I made one of the crowd at the last Mechanics' Fair, and, with the rest, stood gazing in wonder at a perfect machine, with its soul of fire, its boiler-heart that sent the hot blood pulsing along the iron arteries, and its thews of steel. And while I was admiring the adaptation of means to end, the harmonious involutions of contrivance, and the never-bewildered complexity, I saw a grimed and greasy fellow, the imperious engine's lackey and drudge, whose sole office was to let fall, at intervals, a drop or two of oil upon a certain joint. Then my soul said within me, See there a piece of mechanism to which that other you marvel at is but as the rude first effort of a child,-a force which not merely suffices to set a few wheels in motion, but which can send an impulse all through the infinite future,—a contrivance, not for turning out pins, or stitching button-holes, but for making Hamlets and Lears. And yet this thing of iron shall be housed, waited on, guarded from rust and dust, and it shall be a crime but so much as to scratch it with a pin; while the other, with its fire of God in it, shall be buffeted hither and thither, and finally sent carefully a thousand miles to be the target for a Mexican cannon-ball. Unthrifty Mother State! My heart burned within me for pity and indignation, and I renewed this covenant with my own soul,— In aliis mansuetus ero, at, in blasphemiis contra Christum, non ita.-H. W.]
I SPOSE you wonder ware I be; I can't tell, fer the
soul o' me, Exacly ware I be myself,—meanin' by thet the
holl o' me. Wen I left hum, I hed two legs, an’ they worn't
bad ones neither, (The scaliest trick they ever played wuz bringin'
on me hither,) Now one on 'em’s I dunno ware;—they thought I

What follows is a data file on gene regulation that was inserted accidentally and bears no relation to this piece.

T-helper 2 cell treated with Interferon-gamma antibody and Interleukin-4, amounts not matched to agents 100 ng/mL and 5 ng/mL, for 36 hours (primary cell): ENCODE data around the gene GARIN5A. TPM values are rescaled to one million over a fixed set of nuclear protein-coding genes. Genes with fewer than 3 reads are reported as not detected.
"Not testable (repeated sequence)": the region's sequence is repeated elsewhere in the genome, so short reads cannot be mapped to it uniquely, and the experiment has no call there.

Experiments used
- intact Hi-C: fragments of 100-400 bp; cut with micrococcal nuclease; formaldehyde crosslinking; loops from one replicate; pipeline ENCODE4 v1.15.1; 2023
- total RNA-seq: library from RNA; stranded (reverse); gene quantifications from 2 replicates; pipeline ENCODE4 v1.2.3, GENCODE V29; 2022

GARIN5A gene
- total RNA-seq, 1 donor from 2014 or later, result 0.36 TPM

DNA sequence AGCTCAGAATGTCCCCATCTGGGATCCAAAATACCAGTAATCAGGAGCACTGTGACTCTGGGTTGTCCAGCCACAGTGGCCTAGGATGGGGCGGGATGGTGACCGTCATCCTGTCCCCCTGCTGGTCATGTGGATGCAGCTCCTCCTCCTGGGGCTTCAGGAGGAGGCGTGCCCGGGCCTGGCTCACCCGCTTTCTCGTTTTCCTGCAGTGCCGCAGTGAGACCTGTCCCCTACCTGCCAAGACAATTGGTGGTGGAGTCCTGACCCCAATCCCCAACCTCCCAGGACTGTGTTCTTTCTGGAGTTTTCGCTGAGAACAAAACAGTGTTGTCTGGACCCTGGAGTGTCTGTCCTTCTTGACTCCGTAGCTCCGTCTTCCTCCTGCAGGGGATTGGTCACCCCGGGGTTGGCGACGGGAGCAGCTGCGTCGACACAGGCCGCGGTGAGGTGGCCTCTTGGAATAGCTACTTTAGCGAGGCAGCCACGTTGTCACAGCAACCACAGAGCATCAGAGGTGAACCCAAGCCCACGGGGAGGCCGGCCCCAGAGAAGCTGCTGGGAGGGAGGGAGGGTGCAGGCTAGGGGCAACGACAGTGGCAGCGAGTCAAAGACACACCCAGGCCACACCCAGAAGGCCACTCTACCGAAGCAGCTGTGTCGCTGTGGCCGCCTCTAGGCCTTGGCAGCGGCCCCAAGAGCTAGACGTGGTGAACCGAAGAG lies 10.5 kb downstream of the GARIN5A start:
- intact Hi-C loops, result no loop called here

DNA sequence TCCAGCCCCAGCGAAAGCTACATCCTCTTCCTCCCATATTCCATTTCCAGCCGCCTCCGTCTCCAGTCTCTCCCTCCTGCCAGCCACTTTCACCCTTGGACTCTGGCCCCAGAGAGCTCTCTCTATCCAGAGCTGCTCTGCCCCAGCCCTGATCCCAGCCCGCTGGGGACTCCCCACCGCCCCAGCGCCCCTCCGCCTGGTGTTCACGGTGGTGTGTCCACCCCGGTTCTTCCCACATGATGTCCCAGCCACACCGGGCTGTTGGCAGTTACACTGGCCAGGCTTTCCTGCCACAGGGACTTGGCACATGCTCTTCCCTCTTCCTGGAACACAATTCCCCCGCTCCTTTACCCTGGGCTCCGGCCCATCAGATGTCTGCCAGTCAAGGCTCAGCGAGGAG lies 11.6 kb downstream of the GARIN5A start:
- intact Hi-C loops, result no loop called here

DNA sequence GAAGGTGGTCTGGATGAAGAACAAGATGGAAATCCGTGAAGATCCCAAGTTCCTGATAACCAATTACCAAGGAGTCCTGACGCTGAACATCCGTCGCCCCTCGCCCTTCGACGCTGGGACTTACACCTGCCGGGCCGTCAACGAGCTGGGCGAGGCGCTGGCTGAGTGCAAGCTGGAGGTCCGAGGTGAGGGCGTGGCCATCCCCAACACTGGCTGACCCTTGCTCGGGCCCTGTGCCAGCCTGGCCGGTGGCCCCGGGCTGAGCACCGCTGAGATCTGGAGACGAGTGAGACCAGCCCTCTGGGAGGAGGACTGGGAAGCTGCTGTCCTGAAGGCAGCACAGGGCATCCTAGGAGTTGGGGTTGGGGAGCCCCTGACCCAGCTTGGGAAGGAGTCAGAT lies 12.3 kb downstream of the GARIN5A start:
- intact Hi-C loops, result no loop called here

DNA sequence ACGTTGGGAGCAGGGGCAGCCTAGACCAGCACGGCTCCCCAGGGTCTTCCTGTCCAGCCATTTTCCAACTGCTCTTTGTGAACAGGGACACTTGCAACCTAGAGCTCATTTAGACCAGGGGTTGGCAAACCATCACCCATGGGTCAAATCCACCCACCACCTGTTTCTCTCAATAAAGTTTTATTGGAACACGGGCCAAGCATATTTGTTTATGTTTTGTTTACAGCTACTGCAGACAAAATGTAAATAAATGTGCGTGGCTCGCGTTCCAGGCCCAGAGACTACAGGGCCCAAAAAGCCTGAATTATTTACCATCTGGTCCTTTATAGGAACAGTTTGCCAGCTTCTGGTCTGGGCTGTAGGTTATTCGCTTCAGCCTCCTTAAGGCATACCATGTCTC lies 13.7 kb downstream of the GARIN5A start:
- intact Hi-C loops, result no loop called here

wuz adyin', An’ sawed it off because they said 'twuz kin' o'
mortifyin'; I'm willin' to believe it wuz, an' yit I don't see,
nuther, Wy one should take to feelin' cheap a minnit sooner
’n t'other, Sence both wuz equilly to blame; but things is ez
they be; It took on so they took it off, an' thet's enough fer There's one good thing, though, to be said about
my wooden new one,The liquor can't git into it ez't used to in the true
one; So it saves drink; an' then, besides, a feller could
n't beg A gretter blessin' then to hev one ollers sober
It's true a chap's in want o' two fer follerin' a
drum, But all the march I'm up to now is jest to Kingdom
I've lost one eye, but thet's a loss it's easy to supply Out o' the glory that I've gut, fer thet is all my
eye; An' one is big enough, I guess, by diligently usin' it, To see all I shall ever git by way o' pay fer losin' it; Off’cers, I notice, who git paid fer all our thumps
an' kickins, Du wal by keepin' single eyes arter the fattest
pickins; So, ez the eye's put fairly out, I'll larn to go
without it, An' not allow myself to be no gret put out about
it. Now, le’ me see, thet isn't all; I used, 'fore leavin’
Jaalam, To count things on my finger-eends, but sutthin'
seems to ail 'em : Ware's my left hand ? O, darn it, yes, I recollect
wut's come on't; I haint no left arm but my right, an’ thet's .gut jest
a thumb on't; It aint so hendy ez it wuz to cal’late a sum on't. I've hed some ribs broke-six (I b’lieve),-1 haint
kep' no account on 'em ; Wen pensions git to be the talk, I'll settle the
amount on 'em. An' now I'm speakin' about ribs, it kin' o' brings
to mind One thet I couldn't never break,—the one I lef'
behind ; Ef you should see her, jest clear out the spout o'